Monday, October 27, 2014

Cash Flow Statements : Accounting Basics Day 9


Cash flow statement provides considerable information about what is really happening in a business beyond that contained in either the income statement or the balance sheet. Analyzing this statement will quickly become obvious that the benefits of understanding the sources and uses of a company’s cash far outweigh the costs of undertaking some very straightforward analyses. In this chapter we are going to learn about the preparation of the cash flow statements.

What are Cash Flow Statements?

Cash flow statement, which shows inflows and outflows of the cash and cash equivalents. This statement is usually prepared by a company as a tool to know about the sources and uses of cash and cash equivalents of an enterprise over a period of time from various activities of an enterprise. It has gained substantial importance in the last decade because of its practical utility to the users of financial information.

Who Requires a Cash Flow Statement?

  • Executives require knowing if the cash generated by the company will be sufficient to fund their expansion strategy
  • Stockholders will be able to know if the firm is generating enough cash to pay dividends
  • Suppliers would be interested to know if their customers will be able to pay, on offering credit

Division of Cash Flow Statements

The cash flow statement is divided into three sections

  1. Operating activities - Converts the items reported on the income statement from the accrual basis of accounting to cash. Shows the results of cash inflows and outflows related to the fundamental operations of the basic line or lines of business in which the company engages. (Example: cash receipts from the sale of goods or services and cash outflows for purchasing inventory and paying rent and taxes.)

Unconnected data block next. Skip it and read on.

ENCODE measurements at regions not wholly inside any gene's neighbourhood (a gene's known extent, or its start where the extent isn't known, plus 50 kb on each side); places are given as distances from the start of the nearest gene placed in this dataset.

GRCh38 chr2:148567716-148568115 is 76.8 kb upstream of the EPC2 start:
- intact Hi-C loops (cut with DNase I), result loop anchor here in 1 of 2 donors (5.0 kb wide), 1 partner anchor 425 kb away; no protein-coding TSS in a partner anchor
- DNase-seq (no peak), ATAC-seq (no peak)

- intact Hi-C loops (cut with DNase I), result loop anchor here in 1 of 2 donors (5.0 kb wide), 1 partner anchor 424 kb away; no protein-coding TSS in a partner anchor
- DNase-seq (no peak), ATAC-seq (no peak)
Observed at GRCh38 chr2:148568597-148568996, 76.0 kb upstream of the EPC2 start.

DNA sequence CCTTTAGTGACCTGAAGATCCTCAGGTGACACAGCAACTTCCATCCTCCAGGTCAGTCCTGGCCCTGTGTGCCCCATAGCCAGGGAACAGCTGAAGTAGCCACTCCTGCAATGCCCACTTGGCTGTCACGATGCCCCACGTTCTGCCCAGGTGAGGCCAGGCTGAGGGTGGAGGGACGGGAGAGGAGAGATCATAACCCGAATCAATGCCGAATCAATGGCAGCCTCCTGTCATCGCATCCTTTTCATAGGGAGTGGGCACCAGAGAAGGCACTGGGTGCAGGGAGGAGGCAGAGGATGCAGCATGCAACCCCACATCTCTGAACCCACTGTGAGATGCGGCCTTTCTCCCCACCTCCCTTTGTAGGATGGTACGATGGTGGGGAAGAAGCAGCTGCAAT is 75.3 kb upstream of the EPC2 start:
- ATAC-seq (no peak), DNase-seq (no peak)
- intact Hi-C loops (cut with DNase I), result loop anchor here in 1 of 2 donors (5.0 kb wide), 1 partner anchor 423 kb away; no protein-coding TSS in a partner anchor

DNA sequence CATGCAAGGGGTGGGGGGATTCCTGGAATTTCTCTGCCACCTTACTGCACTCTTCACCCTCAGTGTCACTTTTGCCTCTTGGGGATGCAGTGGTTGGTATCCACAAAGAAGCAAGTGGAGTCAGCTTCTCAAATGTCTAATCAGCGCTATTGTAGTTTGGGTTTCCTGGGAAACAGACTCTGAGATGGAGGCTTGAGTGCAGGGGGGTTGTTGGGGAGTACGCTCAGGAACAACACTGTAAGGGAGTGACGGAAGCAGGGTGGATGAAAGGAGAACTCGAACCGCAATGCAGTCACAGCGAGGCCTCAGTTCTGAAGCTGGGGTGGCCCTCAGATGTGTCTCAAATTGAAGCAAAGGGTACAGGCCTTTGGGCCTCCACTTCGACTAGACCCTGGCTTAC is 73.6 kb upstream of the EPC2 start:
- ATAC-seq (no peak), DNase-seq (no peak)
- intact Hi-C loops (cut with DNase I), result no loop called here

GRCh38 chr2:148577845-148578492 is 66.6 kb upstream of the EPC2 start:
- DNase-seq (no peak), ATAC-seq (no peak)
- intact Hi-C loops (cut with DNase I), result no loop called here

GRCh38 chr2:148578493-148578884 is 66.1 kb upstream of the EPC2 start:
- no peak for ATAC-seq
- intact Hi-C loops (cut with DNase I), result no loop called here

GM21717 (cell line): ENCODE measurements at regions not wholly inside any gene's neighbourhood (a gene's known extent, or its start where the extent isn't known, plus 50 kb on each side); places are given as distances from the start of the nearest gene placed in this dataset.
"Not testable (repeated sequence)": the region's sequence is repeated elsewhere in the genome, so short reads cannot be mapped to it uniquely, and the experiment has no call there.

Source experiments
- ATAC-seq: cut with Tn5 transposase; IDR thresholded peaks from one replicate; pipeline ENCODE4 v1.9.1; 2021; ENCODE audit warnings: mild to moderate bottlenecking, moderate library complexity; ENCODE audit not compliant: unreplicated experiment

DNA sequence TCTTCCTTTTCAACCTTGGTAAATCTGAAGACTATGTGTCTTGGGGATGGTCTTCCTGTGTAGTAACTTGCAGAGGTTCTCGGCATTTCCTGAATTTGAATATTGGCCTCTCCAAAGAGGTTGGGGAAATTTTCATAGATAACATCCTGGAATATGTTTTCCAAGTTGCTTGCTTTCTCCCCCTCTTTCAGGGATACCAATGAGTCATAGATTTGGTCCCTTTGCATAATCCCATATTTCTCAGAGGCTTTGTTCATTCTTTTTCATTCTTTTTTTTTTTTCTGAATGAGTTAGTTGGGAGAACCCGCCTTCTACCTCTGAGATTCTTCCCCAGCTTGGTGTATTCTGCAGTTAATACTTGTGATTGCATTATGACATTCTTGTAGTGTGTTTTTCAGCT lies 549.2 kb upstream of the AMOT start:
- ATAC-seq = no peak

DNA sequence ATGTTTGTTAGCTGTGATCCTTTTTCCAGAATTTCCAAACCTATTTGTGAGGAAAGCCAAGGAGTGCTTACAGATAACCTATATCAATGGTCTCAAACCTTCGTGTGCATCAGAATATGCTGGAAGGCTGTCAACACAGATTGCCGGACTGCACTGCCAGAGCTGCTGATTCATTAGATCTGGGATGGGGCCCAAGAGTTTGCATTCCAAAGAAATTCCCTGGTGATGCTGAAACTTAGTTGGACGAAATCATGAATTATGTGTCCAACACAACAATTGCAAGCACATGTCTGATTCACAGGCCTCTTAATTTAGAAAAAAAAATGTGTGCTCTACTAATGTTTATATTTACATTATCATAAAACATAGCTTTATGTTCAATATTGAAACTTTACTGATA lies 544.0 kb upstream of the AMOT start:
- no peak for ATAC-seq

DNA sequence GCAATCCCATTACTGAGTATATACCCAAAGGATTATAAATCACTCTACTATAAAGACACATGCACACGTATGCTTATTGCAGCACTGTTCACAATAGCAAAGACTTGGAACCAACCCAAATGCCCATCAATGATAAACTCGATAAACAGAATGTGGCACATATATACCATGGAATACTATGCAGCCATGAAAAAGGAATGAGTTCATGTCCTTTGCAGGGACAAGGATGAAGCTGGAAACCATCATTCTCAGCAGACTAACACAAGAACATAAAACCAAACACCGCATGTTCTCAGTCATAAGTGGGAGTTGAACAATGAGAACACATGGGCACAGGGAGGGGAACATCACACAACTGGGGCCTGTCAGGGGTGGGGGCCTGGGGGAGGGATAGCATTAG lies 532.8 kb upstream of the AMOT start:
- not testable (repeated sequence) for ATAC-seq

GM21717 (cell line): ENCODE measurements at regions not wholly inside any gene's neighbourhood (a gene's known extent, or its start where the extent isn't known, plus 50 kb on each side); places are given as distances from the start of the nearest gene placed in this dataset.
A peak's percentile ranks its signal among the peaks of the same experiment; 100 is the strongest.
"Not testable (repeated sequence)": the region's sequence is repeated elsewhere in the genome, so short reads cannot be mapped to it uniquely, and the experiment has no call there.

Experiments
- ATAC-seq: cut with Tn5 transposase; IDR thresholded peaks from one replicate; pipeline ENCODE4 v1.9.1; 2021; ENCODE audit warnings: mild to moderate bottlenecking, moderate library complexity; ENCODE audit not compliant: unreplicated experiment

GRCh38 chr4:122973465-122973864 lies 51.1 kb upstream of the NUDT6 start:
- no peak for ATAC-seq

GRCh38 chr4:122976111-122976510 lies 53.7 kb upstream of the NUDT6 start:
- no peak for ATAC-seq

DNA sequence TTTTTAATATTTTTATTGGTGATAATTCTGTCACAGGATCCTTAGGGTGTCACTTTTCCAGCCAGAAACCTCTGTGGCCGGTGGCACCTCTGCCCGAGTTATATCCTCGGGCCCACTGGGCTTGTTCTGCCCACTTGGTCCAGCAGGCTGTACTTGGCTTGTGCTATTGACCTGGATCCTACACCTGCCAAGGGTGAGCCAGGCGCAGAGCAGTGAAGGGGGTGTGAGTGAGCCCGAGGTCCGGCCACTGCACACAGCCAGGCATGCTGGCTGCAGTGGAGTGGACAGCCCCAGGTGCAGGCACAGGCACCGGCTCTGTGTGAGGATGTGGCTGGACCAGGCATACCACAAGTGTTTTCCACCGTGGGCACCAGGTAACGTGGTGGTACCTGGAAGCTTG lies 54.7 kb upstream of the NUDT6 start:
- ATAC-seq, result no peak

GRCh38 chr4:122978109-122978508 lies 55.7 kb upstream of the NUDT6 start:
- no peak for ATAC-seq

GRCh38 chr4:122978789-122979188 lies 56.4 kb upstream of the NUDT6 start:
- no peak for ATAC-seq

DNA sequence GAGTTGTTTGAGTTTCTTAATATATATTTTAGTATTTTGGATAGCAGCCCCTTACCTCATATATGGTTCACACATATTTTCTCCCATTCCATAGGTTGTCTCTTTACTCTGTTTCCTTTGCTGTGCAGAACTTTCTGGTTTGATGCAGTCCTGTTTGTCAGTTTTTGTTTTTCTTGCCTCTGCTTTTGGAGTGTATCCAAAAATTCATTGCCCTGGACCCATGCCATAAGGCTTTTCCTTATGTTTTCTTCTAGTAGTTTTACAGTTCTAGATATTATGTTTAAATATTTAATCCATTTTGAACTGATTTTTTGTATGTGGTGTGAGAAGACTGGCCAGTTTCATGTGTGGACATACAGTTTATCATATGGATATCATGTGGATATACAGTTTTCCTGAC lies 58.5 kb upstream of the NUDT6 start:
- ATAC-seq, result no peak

2. Investing activities - Reports the purchase and sale of long-term investments and property, plant and equipment.
  3. Financing activities - Reports the issuance and repurchase of the company's own bonds and stock and the payment of dividends.

Detecting changes in cash with change in various accounts

  • When an asset (other than cash) increases, the Cash account decreases.
  • When an asset (other than cash) decreases, the Cash account increases.
  • When a liability increases, the Cash account increases.
  • When a liability decreases, the Cash account decreases.
  • When owner's equity increases, the Cash account increases.
  • When owner's equity decreases, the Cash account decreases.

The differences in a company's balance sheet accounts will provide much of the needed information. For example, if the statement of cash flows is for the year 2009, the balance sheet accounts at December 31, 2009 will be compared to the balance sheet accounts at December 31, 2008. The changes—or differences—in these account balances will likely be entered in one of the sections of the statement of cash flows.

Cash Provided From or Used By Operating Activities